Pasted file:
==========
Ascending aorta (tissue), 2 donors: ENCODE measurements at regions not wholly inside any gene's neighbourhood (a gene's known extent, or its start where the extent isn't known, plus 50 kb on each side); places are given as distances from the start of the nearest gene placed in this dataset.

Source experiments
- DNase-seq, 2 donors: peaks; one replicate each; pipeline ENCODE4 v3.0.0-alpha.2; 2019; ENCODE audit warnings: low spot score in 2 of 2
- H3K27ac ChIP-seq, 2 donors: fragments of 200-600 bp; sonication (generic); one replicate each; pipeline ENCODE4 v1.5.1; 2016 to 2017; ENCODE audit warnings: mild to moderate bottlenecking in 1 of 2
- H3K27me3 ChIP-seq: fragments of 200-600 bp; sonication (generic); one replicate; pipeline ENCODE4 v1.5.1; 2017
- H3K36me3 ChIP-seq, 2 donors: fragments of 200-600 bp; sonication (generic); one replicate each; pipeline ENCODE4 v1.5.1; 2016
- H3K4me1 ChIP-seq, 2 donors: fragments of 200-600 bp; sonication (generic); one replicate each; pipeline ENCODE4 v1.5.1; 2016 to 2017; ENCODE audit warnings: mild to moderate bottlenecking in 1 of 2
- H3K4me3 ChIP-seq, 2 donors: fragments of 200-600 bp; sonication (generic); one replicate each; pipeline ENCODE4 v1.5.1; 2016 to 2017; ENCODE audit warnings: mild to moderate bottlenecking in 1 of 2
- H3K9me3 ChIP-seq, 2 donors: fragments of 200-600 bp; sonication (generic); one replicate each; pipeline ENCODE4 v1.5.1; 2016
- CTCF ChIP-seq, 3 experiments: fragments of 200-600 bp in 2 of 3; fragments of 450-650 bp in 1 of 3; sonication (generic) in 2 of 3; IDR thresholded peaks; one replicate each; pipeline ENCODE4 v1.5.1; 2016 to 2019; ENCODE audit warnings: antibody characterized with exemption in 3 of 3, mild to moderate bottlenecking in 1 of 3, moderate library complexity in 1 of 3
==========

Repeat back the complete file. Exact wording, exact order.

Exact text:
Ascending aorta (tissue), 2 donors: ENCODE measurements at regions not wholly inside any gene's neighbourhood (a gene's known extent, or its start where the extent isn't known, plus 50 kb on each side); places are given as distances from the start of the nearest gene placed in this dataset.

Source experiments
- DNase-seq, 2 donors: peaks; one replicate each; pipeline ENCODE4 v3.0.0-alpha.2; 2019; ENCODE audit warnings: low spot score in 2 of 2
- H3K27ac ChIP-seq, 2 donors: fragments of 200-600 bp; sonication (generic); one replicate each; pipeline ENCODE4 v1.5.1; 2016 to 2017; ENCODE audit warnings: mild to moderate bottlenecking in 1 of 2
- H3K27me3 ChIP-seq: fragments of 200-600 bp; sonication (generic); one replicate; pipeline ENCODE4 v1.5.1; 2017
- H3K36me3 ChIP-seq, 2 donors: fragments of 200-600 bp; sonication (generic); one replicate each; pipeline ENCODE4 v1.5.1; 2016
- H3K4me1 ChIP-seq, 2 donors: fragments of 200-600 bp; sonication (generic); one replicate each; pipeline ENCODE4 v1.5.1; 2016 to 2017; ENCODE audit warnings: mild to moderate bottlenecking in 1 of 2
- H3K4me3 ChIP-seq, 2 donors: fragments of 200-600 bp; sonication (generic); one replicate each; pipeline ENCODE4 v1.5.1; 2016 to 2017; ENCODE audit warnings: mild to moderate bottlenecking in 1 of 2
- H3K9me3 ChIP-seq, 2 donors: fragments of 200-600 bp; sonication (generic); one replicate each; pipeline ENCODE4 v1.5.1; 2016
- CTCF ChIP-seq, 3 experiments: fragments of 200-600 bp in 2 of 3; fragments of 450-650 bp in 1 of 3; sonication (generic) in 2 of 3; IDR thresholded peaks; one replicate each; pipeline ENCODE4 v1.5.1; 2016 to 2019; ENCODE audit warnings: antibody characterized with exemption in 3 of 3, mild to moderate bottlenecking in 1 of 3, moderate library complexity in 1 of 3